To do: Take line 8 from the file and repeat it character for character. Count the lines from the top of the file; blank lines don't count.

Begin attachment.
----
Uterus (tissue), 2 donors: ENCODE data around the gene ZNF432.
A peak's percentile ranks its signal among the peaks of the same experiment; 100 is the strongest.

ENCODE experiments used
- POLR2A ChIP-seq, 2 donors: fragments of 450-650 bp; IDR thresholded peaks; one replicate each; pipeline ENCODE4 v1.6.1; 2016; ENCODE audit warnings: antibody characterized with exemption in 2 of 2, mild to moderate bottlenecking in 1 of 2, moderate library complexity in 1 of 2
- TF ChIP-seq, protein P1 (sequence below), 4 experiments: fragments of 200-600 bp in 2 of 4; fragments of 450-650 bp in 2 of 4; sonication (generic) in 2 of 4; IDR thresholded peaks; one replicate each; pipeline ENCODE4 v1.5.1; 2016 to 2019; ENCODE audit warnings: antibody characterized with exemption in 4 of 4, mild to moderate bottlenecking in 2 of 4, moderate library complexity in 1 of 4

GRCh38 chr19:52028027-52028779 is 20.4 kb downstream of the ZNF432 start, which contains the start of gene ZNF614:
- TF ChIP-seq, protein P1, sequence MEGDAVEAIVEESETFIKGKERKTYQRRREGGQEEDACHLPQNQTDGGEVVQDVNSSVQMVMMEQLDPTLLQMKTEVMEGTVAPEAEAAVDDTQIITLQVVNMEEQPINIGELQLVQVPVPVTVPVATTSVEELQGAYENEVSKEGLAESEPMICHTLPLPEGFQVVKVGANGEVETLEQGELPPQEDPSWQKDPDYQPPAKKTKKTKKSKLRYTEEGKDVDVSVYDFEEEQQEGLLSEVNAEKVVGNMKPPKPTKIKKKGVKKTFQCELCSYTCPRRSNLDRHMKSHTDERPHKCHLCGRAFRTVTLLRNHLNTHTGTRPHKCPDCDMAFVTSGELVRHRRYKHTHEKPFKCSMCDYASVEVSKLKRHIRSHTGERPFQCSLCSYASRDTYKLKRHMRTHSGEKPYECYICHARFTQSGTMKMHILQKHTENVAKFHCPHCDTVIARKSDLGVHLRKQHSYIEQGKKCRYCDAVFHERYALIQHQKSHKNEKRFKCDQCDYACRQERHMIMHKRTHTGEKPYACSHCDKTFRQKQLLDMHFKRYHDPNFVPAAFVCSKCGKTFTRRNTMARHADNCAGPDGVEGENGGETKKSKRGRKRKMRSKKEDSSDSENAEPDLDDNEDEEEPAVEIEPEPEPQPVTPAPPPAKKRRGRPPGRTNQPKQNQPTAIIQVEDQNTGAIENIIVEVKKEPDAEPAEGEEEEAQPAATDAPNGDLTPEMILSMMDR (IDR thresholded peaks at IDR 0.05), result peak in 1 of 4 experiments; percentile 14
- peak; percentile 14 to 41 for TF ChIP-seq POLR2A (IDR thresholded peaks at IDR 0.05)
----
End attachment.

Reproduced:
- peak; percentile 14 to 41 for TF ChIP-seq POLR2A (IDR thresholded peaks at IDR 0.05)